Last week marked outing #5 in our summer of hikes, one guilty mother’s attempt to extend her teenage son’s exercise routine beyond screen-based thumb workouts. Outing #5 started in Cronins’ Yard the preferred starting point for climbing Carrauntoohil, Ireland’s highest mountain. I was setting our sights a little lower, however: The Cronins’ Yard loop walk around Hags’ Glen was our objective. It is an 8km hike described as being of “moderate” difficulty suiting all levels of fitness, and, given that our walking party has swelled to three with the start of primary school holidays, I figured that my 11-year-old daughter would bound along it with the agility of one of the mountain goats that teeter around the edge of it.
Even at the age of 43, it seems that I have not lost my capacity for misguided youthful optimism: Said daughter’s initial delight at the waving flaglets of bog cotton and the capricious wind that turned her open hoodie into a sail quickly turned to frustration at the soggy uphill sections and the seemingly endless distances between way markers. So much so, that she decided to cut across the loop and take a short cut via a rocky riverbed. Having exhausted my meagre stores of patience and encouragement, I had gone ahead and was pounding out my annoyance on the spongy tracts of sodden moss when my son appeared at my elbow, announcing that his sister had fallen on the stones.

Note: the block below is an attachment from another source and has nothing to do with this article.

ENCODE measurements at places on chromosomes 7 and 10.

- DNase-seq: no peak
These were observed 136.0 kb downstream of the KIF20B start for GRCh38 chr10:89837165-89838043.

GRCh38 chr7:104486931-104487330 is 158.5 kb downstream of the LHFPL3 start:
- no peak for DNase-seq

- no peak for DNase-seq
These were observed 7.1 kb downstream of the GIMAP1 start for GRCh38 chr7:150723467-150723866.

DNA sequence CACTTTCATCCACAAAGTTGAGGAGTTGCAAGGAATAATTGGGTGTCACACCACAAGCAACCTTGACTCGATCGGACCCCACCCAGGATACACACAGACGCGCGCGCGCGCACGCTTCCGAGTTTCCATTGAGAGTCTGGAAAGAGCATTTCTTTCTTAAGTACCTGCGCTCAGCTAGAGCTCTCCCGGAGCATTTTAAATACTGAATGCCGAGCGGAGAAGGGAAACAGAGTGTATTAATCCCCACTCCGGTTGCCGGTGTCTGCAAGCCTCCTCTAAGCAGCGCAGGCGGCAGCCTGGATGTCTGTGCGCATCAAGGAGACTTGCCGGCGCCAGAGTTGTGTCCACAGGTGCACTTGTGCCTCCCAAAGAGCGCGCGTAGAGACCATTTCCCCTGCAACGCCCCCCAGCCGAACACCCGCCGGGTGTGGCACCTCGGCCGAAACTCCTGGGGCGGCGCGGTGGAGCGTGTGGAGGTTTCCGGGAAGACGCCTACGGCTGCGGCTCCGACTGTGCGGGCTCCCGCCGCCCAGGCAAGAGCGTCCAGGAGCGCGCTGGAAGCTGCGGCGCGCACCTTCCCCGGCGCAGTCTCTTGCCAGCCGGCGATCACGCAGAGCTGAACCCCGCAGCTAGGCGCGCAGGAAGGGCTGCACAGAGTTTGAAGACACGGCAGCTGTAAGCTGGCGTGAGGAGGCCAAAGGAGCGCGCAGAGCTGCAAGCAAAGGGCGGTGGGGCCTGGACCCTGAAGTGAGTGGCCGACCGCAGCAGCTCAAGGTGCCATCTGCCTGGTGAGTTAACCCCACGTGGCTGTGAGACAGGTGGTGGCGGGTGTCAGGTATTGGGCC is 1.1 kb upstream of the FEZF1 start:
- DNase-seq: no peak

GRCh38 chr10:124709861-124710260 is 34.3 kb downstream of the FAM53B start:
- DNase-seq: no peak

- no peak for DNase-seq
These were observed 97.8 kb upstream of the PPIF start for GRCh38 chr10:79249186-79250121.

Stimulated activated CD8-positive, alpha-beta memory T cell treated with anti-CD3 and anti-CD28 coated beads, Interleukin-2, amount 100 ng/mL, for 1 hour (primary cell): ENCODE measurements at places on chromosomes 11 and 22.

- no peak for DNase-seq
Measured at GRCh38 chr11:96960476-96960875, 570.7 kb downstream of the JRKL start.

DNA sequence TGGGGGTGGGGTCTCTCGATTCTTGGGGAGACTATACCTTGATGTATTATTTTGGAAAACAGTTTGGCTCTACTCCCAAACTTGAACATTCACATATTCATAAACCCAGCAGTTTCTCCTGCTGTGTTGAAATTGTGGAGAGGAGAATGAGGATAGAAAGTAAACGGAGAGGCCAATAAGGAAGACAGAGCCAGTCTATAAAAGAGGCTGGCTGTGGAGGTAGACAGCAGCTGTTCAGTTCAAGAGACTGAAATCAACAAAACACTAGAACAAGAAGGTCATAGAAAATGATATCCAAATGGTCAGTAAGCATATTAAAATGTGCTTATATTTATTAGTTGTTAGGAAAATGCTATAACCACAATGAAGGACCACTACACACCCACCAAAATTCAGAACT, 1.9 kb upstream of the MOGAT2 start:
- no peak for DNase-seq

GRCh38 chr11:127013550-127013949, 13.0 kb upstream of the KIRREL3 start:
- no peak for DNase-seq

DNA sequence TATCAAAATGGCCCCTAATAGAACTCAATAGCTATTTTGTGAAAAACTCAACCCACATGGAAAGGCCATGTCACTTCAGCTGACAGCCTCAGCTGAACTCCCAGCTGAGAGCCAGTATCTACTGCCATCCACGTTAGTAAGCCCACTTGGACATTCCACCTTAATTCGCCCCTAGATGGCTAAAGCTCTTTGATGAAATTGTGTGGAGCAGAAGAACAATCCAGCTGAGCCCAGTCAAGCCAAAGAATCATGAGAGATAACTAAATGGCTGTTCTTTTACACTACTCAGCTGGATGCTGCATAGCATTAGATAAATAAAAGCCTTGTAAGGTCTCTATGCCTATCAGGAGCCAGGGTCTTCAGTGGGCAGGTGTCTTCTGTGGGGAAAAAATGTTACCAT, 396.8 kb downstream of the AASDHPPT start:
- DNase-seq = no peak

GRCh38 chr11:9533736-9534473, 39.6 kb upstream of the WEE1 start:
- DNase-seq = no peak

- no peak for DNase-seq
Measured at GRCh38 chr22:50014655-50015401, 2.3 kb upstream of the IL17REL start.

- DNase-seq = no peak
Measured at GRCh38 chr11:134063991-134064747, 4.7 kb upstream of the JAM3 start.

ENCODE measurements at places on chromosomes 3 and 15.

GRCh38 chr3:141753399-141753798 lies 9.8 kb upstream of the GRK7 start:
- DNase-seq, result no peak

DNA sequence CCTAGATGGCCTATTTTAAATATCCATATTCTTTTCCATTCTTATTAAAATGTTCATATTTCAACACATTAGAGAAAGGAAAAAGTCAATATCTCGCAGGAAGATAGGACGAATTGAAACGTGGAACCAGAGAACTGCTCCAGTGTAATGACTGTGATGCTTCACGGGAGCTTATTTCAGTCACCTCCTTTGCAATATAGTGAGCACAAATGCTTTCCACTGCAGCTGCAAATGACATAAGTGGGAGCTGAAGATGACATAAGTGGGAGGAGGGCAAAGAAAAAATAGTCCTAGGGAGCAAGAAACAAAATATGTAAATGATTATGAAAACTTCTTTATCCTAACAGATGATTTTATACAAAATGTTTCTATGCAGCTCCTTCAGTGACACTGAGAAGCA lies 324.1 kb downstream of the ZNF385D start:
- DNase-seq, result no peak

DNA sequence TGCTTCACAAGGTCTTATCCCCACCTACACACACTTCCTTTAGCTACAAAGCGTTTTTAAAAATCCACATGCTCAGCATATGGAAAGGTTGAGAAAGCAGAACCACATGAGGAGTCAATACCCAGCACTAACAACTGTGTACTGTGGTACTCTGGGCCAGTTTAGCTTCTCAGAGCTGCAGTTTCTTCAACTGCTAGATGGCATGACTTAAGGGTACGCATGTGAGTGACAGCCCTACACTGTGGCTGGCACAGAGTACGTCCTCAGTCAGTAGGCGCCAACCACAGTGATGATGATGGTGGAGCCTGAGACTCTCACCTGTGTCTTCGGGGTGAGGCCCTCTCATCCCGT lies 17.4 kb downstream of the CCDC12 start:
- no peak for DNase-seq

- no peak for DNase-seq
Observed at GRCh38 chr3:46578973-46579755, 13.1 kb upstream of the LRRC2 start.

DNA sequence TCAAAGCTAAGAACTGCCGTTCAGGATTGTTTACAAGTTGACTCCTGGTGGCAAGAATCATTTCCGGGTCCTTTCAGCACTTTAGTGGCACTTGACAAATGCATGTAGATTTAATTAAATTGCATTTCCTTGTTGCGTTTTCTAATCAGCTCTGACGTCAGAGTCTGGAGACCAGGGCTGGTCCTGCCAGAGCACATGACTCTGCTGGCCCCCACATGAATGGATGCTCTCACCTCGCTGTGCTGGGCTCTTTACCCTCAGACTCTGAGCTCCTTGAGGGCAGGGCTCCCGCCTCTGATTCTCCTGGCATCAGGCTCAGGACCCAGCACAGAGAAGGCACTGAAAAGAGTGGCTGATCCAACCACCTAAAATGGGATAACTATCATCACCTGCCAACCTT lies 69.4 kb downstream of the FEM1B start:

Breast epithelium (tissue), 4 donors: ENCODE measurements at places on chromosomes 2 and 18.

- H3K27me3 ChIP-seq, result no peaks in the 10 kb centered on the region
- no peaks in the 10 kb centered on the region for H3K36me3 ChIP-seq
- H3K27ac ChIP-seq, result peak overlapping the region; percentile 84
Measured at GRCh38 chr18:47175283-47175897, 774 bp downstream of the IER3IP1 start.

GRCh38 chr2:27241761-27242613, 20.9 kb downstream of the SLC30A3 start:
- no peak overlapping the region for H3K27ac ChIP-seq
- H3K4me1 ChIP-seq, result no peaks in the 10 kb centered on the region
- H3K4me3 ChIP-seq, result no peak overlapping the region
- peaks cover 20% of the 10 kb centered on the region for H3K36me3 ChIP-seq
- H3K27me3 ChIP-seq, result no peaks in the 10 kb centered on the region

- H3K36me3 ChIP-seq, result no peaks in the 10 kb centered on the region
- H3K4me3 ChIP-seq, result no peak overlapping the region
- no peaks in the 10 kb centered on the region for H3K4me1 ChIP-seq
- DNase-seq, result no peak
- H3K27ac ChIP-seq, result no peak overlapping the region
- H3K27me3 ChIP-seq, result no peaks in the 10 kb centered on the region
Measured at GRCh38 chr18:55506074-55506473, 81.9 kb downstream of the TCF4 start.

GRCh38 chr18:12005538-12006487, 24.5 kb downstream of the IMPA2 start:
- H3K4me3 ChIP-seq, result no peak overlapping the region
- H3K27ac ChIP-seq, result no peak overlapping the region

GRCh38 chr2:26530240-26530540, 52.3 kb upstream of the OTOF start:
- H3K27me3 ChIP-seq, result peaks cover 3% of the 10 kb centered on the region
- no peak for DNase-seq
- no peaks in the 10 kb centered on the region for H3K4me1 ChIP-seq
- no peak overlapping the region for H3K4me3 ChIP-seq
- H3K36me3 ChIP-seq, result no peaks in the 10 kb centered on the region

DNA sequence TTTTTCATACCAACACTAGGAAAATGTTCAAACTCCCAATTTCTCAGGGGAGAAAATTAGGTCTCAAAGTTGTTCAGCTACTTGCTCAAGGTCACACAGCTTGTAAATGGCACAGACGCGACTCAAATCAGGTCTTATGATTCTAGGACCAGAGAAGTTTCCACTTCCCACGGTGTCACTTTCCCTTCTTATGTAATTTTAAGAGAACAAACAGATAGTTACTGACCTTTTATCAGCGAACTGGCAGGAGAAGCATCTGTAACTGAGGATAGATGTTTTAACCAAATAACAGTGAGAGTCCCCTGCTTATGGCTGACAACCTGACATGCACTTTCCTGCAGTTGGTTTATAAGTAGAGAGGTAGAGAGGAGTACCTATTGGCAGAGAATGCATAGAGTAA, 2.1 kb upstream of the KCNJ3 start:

Now, such a declaration would send most mothers skimming across the mountain on wings of dread and fear, but I merely harumphed (I have always wanted to use that word!) and trudged back to the scene of the fall. Why my alarming lack of panic? Because, in our house, my daughter is known as the DQ, which stands for Drama Queen. And she certainly revelled in the role of wounded heroine. From where I stood at the edge of the river bank, she lay on the ground like the chalk outline in a police procedural, wailing in unison with the mountain sheep.
I did my best disapproving, folded-arm matriarch and yelled at her to get up, and, after a few more bleats, she did, scrambling up the riverbank and flinging herself into my arms in a flurry of wounded indignation. After that, it was a pleasure to trundle back to the car, the wind at our backs, the massive cloud shadows flying above us, and the teenager’s lessons soothing my ears. Among the things I learned: